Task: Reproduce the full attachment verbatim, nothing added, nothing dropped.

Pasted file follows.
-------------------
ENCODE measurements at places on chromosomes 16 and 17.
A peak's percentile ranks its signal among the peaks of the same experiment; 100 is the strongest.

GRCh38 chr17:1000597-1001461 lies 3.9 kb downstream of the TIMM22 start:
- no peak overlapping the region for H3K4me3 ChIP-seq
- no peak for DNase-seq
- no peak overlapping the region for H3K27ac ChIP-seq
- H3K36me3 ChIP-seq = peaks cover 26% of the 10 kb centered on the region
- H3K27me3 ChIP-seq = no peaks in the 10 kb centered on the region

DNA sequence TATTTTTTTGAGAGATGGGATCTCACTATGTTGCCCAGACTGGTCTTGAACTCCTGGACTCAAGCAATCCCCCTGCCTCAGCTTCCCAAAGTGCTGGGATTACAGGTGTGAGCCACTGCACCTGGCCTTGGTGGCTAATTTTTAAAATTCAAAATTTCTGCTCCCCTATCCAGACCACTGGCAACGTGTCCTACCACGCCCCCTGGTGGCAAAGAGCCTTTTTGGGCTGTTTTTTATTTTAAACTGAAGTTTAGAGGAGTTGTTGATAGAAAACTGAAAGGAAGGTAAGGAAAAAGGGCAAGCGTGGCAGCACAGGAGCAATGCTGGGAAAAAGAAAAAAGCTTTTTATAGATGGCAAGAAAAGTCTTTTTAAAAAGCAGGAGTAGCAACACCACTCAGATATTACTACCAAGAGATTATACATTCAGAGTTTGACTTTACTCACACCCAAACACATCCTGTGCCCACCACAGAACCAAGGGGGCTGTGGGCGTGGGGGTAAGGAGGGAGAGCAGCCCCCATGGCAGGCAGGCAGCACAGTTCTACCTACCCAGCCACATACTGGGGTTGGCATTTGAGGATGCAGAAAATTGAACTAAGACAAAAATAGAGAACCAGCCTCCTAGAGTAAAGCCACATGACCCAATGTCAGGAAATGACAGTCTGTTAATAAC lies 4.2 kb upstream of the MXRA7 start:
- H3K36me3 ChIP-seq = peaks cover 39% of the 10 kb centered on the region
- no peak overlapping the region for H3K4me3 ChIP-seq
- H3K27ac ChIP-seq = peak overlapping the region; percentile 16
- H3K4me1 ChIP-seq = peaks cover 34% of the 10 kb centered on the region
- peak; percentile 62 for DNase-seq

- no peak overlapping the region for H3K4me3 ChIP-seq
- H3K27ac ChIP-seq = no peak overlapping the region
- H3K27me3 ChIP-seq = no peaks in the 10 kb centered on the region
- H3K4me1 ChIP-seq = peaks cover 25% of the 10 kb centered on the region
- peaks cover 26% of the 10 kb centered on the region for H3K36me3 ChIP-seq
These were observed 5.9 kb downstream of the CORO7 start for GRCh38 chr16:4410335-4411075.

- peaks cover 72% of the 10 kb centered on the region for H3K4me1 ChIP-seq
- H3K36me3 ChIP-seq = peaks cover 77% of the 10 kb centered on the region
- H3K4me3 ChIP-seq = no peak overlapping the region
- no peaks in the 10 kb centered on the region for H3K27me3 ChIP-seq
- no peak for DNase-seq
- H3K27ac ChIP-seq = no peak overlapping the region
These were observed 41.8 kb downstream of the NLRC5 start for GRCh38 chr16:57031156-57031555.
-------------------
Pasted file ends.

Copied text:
ENCODE measurements at places on chromosomes 16 and 17.
A peak's percentile ranks its signal among the peaks of the same experiment; 100 is the strongest.

GRCh38 chr17:1000597-1001461 lies 3.9 kb downstream of the TIMM22 start:
- no peak overlapping the region for H3K4me3 ChIP-seq
- no peak for DNase-seq
- no peak overlapping the region for H3K27ac ChIP-seq
- H3K36me3 ChIP-seq = peaks cover 26% of the 10 kb centered on the region
- H3K27me3 ChIP-seq = no peaks in the 10 kb centered on the region

DNA sequence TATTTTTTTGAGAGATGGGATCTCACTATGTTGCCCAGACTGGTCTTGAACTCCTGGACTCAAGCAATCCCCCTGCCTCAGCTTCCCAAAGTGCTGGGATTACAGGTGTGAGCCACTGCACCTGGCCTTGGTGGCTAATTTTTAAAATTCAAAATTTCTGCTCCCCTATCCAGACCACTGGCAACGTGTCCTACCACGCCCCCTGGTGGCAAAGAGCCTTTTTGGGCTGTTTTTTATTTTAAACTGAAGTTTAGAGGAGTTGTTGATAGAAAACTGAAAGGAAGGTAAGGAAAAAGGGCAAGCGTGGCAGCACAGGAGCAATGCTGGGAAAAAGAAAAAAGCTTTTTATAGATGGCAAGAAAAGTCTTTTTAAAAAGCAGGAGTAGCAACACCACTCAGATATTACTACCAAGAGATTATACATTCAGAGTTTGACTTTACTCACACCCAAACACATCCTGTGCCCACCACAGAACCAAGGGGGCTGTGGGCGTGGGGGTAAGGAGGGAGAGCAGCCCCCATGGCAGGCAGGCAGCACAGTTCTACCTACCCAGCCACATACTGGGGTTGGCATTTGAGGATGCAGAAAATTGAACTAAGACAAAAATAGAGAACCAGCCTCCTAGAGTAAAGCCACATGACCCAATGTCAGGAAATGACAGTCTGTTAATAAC lies 4.2 kb upstream of the MXRA7 start:
- H3K36me3 ChIP-seq = peaks cover 39% of the 10 kb centered on the region
- no peak overlapping the region for H3K4me3 ChIP-seq
- H3K27ac ChIP-seq = peak overlapping the region; percentile 16
- H3K4me1 ChIP-seq = peaks cover 34% of the 10 kb centered on the region
- peak; percentile 62 for DNase-seq

- no peak overlapping the region for H3K4me3 ChIP-seq
- H3K27ac ChIP-seq = no peak overlapping the region
- H3K27me3 ChIP-seq = no peaks in the 10 kb centered on the region
- H3K4me1 ChIP-seq = peaks cover 25% of the 10 kb centered on the region
- peaks cover 26% of the 10 kb centered on the region for H3K36me3 ChIP-seq
These were observed 5.9 kb downstream of the CORO7 start for GRCh38 chr16:4410335-4411075.

- peaks cover 72% of the 10 kb centered on the region for H3K4me1 ChIP-seq
- H3K36me3 ChIP-seq = peaks cover 77% of the 10 kb centered on the region
- H3K4me3 ChIP-seq = no peak overlapping the region
- no peaks in the 10 kb centered on the region for H3K27me3 ChIP-seq
- no peak for DNase-seq
- H3K27ac ChIP-seq = no peak overlapping the region
These were observed 41.8 kb downstream of the NLRC5 start for GRCh38 chr16:57031156-57031555.